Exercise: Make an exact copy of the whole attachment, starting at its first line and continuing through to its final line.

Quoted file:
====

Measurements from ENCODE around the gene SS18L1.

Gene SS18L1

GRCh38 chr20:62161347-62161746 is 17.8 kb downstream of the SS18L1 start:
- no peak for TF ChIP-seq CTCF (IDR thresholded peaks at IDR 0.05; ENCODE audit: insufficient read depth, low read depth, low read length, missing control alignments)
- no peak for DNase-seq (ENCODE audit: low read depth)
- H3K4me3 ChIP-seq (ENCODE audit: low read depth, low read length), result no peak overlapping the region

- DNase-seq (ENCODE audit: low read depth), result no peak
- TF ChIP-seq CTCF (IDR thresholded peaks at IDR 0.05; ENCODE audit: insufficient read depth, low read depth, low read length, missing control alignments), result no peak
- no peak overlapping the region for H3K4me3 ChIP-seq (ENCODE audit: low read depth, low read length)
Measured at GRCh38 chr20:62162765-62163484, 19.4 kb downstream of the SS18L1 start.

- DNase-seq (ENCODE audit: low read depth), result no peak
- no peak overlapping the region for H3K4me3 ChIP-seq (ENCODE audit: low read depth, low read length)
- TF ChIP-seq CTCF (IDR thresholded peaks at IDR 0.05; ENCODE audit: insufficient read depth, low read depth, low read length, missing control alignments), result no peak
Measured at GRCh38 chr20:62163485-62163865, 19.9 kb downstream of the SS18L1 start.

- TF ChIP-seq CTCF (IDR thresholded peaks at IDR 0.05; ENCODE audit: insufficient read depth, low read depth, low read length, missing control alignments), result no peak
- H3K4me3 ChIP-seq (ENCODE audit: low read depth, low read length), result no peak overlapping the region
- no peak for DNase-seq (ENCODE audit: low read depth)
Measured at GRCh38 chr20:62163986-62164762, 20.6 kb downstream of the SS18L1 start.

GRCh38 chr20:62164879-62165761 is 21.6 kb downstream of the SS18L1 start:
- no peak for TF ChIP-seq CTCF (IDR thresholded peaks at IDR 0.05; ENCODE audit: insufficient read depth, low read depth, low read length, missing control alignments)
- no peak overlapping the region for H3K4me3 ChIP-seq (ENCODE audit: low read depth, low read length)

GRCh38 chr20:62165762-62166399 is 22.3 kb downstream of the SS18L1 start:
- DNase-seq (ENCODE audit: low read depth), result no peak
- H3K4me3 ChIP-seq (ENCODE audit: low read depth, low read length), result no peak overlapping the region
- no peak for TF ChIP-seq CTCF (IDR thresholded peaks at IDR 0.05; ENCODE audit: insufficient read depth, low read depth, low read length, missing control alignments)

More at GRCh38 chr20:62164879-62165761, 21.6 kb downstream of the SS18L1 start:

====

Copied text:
Measurements from ENCODE around the gene SS18L1.

Gene SS18L1

GRCh38 chr20:62161347-62161746 is 17.8 kb downstream of the SS18L1 start:
- no peak for TF ChIP-seq CTCF (IDR thresholded peaks at IDR 0.05; ENCODE audit: insufficient read depth, low read depth, low read length, missing control alignments)
- no peak for DNase-seq (ENCODE audit: low read depth)
- H3K4me3 ChIP-seq (ENCODE audit: low read depth, low read length), result no peak overlapping the region

- DNase-seq (ENCODE audit: low read depth), result no peak
- TF ChIP-seq CTCF (IDR thresholded peaks at IDR 0.05; ENCODE audit: insufficient read depth, low read depth, low read length, missing control alignments), result no peak
- no peak overlapping the region for H3K4me3 ChIP-seq (ENCODE audit: low read depth, low read length)
Measured at GRCh38 chr20:62162765-62163484, 19.4 kb downstream of the SS18L1 start.

- DNase-seq (ENCODE audit: low read depth), result no peak
- no peak overlapping the region for H3K4me3 ChIP-seq (ENCODE audit: low read depth, low read length)
- TF ChIP-seq CTCF (IDR thresholded peaks at IDR 0.05; ENCODE audit: insufficient read depth, low read depth, low read length, missing control alignments), result no peak
Measured at GRCh38 chr20:62163485-62163865, 19.9 kb downstream of the SS18L1 start.

- TF ChIP-seq CTCF (IDR thresholded peaks at IDR 0.05; ENCODE audit: insufficient read depth, low read depth, low read length, missing control alignments), result no peak
- H3K4me3 ChIP-seq (ENCODE audit: low read depth, low read length), result no peak overlapping the region
- no peak for DNase-seq (ENCODE audit: low read depth)
Measured at GRCh38 chr20:62163986-62164762, 20.6 kb downstream of the SS18L1 start.

GRCh38 chr20:62164879-62165761 is 21.6 kb downstream of the SS18L1 start:
- no peak for TF ChIP-seq CTCF (IDR thresholded peaks at IDR 0.05; ENCODE audit: insufficient read depth, low read depth, low read length, missing control alignments)
- no peak overlapping the region for H3K4me3 ChIP-seq (ENCODE audit: low read depth, low read length)

GRCh38 chr20:62165762-62166399 is 22.3 kb downstream of the SS18L1 start:
- DNase-seq (ENCODE audit: low read depth), result no peak
- H3K4me3 ChIP-seq (ENCODE audit: low read depth, low read length), result no peak overlapping the region
- no peak for TF ChIP-seq CTCF (IDR thresholded peaks at IDR 0.05; ENCODE audit: insufficient read depth, low read depth, low read length, missing control alignments)

More at GRCh38 chr20:62164879-62165761, 21.6 kb downstream of the SS18L1 start: